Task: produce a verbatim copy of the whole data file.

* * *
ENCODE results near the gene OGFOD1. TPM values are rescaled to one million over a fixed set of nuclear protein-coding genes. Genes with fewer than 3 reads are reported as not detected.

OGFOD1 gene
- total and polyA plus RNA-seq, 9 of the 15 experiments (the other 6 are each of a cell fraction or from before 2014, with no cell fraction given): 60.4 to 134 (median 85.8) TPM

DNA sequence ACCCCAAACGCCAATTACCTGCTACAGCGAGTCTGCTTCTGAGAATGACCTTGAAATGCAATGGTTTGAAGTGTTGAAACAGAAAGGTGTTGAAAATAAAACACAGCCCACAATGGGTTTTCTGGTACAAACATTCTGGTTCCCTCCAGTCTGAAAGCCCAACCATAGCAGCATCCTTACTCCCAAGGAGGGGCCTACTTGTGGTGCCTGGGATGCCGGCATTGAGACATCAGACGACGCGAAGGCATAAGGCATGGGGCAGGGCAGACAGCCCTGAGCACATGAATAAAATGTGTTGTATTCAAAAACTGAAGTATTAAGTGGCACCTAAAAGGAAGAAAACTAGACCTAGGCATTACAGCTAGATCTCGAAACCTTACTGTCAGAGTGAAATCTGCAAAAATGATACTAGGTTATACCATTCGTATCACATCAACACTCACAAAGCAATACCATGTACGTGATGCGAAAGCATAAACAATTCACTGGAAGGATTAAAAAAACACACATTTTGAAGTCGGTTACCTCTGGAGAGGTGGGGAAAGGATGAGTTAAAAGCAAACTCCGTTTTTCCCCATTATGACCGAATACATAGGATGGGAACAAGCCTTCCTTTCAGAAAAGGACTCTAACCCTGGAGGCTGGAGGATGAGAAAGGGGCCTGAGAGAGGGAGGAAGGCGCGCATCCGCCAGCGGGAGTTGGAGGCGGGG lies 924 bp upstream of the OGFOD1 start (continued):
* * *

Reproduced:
ENCODE results near the gene OGFOD1. TPM values are rescaled to one million over a fixed set of nuclear protein-coding genes. Genes with fewer than 3 reads are reported as not detected.

OGFOD1 gene
- total and polyA plus RNA-seq, 9 of the 15 experiments (the other 6 are each of a cell fraction or from before 2014, with no cell fraction given): 60.4 to 134 (median 85.8) TPM

DNA sequence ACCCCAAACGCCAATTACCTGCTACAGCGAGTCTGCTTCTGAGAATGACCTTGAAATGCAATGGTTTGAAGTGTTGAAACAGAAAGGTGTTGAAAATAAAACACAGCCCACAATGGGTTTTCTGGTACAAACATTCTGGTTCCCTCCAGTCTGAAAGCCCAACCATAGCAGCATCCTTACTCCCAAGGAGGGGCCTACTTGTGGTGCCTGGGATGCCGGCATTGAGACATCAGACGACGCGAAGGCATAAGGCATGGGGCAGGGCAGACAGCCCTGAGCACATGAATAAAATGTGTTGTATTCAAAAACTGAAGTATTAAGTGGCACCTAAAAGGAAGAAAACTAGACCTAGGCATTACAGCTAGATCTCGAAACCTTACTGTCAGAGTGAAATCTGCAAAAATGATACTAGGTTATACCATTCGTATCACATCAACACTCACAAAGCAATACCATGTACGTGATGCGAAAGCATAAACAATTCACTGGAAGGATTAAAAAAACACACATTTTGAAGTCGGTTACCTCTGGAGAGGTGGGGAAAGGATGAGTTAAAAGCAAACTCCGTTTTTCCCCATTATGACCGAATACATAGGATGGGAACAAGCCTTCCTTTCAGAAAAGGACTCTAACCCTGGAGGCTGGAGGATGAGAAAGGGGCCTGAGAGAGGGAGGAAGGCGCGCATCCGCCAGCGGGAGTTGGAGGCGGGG lies 924 bp upstream of the OGFOD1 start (continued):